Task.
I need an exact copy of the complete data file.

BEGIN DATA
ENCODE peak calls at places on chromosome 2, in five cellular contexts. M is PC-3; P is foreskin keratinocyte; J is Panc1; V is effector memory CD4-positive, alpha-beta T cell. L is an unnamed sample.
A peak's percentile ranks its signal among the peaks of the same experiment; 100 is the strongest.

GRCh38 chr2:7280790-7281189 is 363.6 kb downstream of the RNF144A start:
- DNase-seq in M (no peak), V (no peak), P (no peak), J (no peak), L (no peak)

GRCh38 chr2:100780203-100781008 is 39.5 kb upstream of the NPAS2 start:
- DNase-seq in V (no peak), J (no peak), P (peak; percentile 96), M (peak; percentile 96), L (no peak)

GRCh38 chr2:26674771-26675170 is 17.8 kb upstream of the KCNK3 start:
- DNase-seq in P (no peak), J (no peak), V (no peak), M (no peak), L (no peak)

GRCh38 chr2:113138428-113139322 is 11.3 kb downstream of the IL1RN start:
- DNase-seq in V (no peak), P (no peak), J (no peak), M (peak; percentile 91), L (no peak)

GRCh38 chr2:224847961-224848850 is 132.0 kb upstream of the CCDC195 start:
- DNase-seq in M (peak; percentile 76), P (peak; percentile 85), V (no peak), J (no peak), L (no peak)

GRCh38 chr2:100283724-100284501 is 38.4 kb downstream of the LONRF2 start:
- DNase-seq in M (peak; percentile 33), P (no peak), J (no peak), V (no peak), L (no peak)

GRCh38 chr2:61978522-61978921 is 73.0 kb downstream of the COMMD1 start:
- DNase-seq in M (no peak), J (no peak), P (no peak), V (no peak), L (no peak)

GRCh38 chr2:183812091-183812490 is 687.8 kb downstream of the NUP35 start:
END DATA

ENCODE peak calls at places on chromosome 2, in five cellular contexts. M is PC-3; P is foreskin keratinocyte; J is Panc1; V is effector memory CD4-positive, alpha-beta T cell. L is an unnamed sample.
A peak's percentile ranks its signal among the peaks of the same experiment; 100 is the strongest.

GRCh38 chr2:7280790-7281189 is 363.6 kb downstream of the RNF144A start:
- DNase-seq in M (no peak), V (no peak), P (no peak), J (no peak), L (no peak)

GRCh38 chr2:100780203-100781008 is 39.5 kb upstream of the NPAS2 start:
- DNase-seq in V (no peak), J (no peak), P (peak; percentile 96), M (peak; percentile 96), L (no peak)

GRCh38 chr2:26674771-26675170 is 17.8 kb upstream of the KCNK3 start:
- DNase-seq in P (no peak), J (no peak), V (no peak), M (no peak), L (no peak)

GRCh38 chr2:113138428-113139322 is 11.3 kb downstream of the IL1RN start:
- DNase-seq in V (no peak), P (no peak), J (no peak), M (peak; percentile 91), L (no peak)

GRCh38 chr2:224847961-224848850 is 132.0 kb upstream of the CCDC195 start:
- DNase-seq in M (peak; percentile 76), P (peak; percentile 85), V (no peak), J (no peak), L (no peak)

GRCh38 chr2:100283724-100284501 is 38.4 kb downstream of the LONRF2 start:
- DNase-seq in M (peak; percentile 33), P (no peak), J (no peak), V (no peak), L (no peak)

GRCh38 chr2:61978522-61978921 is 73.0 kb downstream of the COMMD1 start:
- DNase-seq in M (no peak), J (no peak), P (no peak), V (no peak), L (no peak)

GRCh38 chr2:183812091-183812490 is 687.8 kb downstream of the NUP35 start: